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Hi, I've created 'Superleagues' (UEFA Superleague, CAF Superleague, etc.) in England. I want all players used to be home grown at the club. So a club can only use players that have played at that club between 15 and 21. To make sure this happens, I've set rules that say the squad needs to have 33 players that are home grown at the club, out of 33. But now clubs aren't registering them. They just add 8/9 random youth players into the squad and the rest get filled with grey names. For example, AS Roma are not using De Rossi. Also clubs keep buying players that are not home grown, so they cannot use them in any competition. Does anyone know what's wrong?
i bought Donnaruma in my first season and I wanted to know how long is left for him to count as a homegrown player. It's my third season but he was loaned out in the first one so he spent two years at the club till now. Is there a way to know how many days he spent at the the club or how many days are left for him to be considered as homegrown?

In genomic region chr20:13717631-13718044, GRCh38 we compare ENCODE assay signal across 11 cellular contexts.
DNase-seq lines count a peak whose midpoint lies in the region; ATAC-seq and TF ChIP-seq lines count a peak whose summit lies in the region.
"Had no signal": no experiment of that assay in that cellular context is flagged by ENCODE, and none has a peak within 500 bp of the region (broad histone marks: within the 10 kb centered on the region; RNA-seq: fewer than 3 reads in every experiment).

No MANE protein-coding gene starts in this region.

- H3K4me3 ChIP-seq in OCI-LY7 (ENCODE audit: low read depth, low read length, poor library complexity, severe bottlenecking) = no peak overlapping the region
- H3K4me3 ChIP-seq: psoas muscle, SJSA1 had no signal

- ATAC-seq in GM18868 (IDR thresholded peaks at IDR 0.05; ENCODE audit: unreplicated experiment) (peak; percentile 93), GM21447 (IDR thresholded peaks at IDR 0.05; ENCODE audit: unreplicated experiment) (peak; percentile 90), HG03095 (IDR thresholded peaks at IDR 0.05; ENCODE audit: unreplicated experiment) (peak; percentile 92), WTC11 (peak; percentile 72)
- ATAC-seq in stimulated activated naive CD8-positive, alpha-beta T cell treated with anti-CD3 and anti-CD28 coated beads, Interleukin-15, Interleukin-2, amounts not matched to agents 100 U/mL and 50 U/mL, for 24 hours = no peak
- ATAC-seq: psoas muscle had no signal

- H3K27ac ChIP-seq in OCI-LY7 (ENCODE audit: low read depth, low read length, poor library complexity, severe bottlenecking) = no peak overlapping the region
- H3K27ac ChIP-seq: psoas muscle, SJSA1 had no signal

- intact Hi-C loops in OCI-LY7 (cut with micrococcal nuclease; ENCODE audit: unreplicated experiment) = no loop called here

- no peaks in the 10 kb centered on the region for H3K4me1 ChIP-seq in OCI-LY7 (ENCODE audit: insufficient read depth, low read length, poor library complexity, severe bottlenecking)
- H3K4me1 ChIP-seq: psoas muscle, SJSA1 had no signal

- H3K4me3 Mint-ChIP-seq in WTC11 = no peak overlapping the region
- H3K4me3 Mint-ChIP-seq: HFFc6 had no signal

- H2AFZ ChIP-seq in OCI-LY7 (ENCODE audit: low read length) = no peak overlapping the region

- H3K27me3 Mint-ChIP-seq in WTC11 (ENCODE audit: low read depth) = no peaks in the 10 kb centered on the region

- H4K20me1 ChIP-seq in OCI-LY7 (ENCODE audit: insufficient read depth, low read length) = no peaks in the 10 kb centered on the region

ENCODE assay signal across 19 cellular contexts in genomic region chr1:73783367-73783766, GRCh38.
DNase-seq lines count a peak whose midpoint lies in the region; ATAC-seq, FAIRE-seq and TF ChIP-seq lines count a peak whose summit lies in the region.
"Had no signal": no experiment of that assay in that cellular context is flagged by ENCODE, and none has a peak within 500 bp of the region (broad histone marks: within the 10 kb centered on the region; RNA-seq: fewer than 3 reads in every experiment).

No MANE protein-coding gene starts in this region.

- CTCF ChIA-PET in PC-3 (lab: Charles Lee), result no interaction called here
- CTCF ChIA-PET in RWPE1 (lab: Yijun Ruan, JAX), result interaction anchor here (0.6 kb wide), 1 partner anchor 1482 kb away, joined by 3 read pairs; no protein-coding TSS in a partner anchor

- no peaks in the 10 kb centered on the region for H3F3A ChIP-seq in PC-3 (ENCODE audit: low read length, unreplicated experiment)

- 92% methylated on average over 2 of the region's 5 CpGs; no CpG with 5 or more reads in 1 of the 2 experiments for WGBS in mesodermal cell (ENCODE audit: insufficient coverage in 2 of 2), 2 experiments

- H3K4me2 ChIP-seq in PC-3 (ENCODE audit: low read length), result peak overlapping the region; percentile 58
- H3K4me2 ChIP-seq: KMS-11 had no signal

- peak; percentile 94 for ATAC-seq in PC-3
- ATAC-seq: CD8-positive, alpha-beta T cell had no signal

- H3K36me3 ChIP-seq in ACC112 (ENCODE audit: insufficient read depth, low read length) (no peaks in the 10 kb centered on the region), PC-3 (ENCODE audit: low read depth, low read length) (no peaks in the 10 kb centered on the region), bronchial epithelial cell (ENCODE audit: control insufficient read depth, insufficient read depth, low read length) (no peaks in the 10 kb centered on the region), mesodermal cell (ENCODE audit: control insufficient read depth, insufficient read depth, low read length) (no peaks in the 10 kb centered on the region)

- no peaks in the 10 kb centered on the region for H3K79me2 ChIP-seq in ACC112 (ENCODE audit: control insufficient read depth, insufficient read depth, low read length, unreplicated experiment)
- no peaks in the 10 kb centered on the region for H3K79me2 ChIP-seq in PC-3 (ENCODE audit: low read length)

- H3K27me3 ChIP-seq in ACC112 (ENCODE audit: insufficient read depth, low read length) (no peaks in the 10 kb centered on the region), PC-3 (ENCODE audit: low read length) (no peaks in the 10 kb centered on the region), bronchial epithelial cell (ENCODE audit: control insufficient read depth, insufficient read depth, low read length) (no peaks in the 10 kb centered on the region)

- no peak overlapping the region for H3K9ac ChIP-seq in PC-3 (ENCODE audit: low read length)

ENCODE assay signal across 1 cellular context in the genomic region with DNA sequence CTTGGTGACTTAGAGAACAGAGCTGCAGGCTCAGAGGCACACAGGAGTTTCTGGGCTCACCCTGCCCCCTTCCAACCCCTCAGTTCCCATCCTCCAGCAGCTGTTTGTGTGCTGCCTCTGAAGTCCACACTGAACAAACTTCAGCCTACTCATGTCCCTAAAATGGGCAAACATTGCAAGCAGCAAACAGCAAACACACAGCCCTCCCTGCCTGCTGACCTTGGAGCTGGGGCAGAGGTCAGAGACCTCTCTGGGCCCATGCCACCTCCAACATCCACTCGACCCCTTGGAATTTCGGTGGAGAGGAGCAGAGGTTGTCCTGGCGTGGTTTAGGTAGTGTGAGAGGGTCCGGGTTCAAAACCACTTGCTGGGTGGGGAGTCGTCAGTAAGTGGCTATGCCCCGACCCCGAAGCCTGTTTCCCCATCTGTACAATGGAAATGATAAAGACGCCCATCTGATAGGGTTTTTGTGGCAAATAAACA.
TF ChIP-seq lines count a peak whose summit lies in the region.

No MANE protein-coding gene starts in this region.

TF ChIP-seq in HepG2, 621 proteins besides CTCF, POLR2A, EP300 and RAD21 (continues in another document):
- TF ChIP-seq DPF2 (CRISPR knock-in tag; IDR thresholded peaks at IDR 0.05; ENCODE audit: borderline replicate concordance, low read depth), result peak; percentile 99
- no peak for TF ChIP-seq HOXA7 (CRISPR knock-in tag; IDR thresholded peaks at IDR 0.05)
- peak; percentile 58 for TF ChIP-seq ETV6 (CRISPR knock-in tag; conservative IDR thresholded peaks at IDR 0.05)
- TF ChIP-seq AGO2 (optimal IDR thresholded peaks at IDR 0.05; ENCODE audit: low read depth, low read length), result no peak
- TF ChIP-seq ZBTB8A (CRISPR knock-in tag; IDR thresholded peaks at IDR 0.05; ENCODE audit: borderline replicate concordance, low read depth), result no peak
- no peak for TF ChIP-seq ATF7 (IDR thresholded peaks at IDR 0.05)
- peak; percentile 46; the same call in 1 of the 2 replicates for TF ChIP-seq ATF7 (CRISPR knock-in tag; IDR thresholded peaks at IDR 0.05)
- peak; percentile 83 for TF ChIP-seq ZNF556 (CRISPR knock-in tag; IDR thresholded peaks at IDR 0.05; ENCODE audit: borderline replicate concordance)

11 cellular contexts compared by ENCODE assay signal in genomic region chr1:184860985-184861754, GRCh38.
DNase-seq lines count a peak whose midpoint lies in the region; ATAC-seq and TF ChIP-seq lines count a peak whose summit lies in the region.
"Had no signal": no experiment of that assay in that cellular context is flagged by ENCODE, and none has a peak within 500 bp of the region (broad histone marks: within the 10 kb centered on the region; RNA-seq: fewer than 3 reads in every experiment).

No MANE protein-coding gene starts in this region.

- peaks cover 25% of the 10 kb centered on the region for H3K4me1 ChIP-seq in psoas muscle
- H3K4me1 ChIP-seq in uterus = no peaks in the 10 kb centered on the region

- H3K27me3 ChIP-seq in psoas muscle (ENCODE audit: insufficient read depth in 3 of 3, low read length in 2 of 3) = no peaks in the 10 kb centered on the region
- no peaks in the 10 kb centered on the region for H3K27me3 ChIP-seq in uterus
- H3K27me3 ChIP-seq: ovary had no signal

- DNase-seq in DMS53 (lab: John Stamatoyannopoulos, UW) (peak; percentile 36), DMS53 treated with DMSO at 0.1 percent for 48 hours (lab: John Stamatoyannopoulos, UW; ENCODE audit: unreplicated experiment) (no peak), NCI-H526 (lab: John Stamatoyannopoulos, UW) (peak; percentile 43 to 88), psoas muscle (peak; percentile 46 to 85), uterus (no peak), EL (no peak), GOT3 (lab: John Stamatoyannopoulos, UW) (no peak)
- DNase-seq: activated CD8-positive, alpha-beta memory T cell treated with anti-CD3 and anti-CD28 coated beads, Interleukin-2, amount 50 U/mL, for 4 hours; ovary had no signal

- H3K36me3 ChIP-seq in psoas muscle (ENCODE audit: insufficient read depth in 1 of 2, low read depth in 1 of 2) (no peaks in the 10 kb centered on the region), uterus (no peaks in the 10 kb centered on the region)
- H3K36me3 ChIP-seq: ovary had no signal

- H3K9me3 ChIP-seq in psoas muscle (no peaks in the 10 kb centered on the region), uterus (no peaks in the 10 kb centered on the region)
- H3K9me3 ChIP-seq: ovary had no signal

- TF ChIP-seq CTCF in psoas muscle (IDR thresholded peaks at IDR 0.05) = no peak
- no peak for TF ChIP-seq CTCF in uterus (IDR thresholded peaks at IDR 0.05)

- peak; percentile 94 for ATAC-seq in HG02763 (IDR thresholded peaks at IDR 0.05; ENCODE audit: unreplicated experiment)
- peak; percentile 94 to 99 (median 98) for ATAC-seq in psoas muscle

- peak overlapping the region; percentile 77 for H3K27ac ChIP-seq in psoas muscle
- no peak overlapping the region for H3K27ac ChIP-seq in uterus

Hello and welcome to this thread. This story will focus on the revival of the fallen giants of Eastern Germany - SG Dynamo Dresden. Dresden is, of course, one of the great traditional homes of German football. The club policy will be one that resonates with the history and tradition of this club: -only players with German nationality are allowed to play for the club -poaching German youth talent from other clubs and developing them -invest in youth development and bring youth academy products through the first team -aim for having a 'club-trained' squad as soon as possible There have been no Eastern German Clubs in the Bundesliga for almost a decade now and if one finds a better candidate than Dresden to hold the banner of a place where German Football was invented than there's a very high chance that would be a misguided and ill-informed gesture. Why? History Support The City of Dresden, capital of the eastern German state of Saxony, is distinguished by the celebrated art museums and classic architecture of its reconstructed old town. With a population of 500.000 and a distinct air of bourgeoisie fueled by sights like these one can't ask for a better suited scene to exercise the romance of football club re-invention The club have made the news in the last couple of years for the hard-core support they get from their fans. The most notable one was the unveiling of a banner which was 450 meters long, cost supporters about €25,000 and took about 2 years to make! Just in case you somehow missed it here’s what I am talking about. This dedication and fanatical support is something that sets Dresden supporters apart from the rest. Regularly supported at home by over 27,000 raucous fans even while competing in the lower levels of German football, a visit to “K-Block”, the 9,000+ all standing section behind the north goal where the Dynamo Ultras stand is as intense an experience as you will get in German football. For the fans of Dynamo “K-Block” is more than just a stand – it’s a cult. Last season saw the club finish the 3.Liga as Champions and the supporters wasted little time to show how they feel about money-pumped, tradition-defying RB Leipzig in the first few matches in the 2nd Bundesliga: "Things can often get heated between rival supporters, but Dynamo Dresden went to extraordinary lengths this weekend when they threw a severed bull's head at German rivals RB Leipzig." - Daily Mail Facilities Dynamo play at the Glücksgas Stadium, which was opened in 1923, originally named the Rudolf-Harbig-Stadion after local track and field athlete Rudolf Harbig. The stadium was renamed Dynamo-Stadion by the East German authorities in 1971, but reverted to its former name after reunification. With an original capacity of 24,000, the stadium was rebuilt in the 1990s, in line with DFB and FIFA regulations, and was thoroughly modernised between 2006 and 2009, now holding a capacity of 32.000. The rebuilt stadium opened on 15 September 2009 with a friendly match against Schalke 04. In 2010, the stadium was renamed in line with its new sponsor, Glücksgas. - Average Training Facilities - Good Youth Facilities - Adequate Junior Coaching - Fairly Basic Youth recruitment So, here we are, with a historic club moving upwards in the hunt for its former glory and a solid foundation to keep doing so. *kudos to Santa Claus and his amazing club guide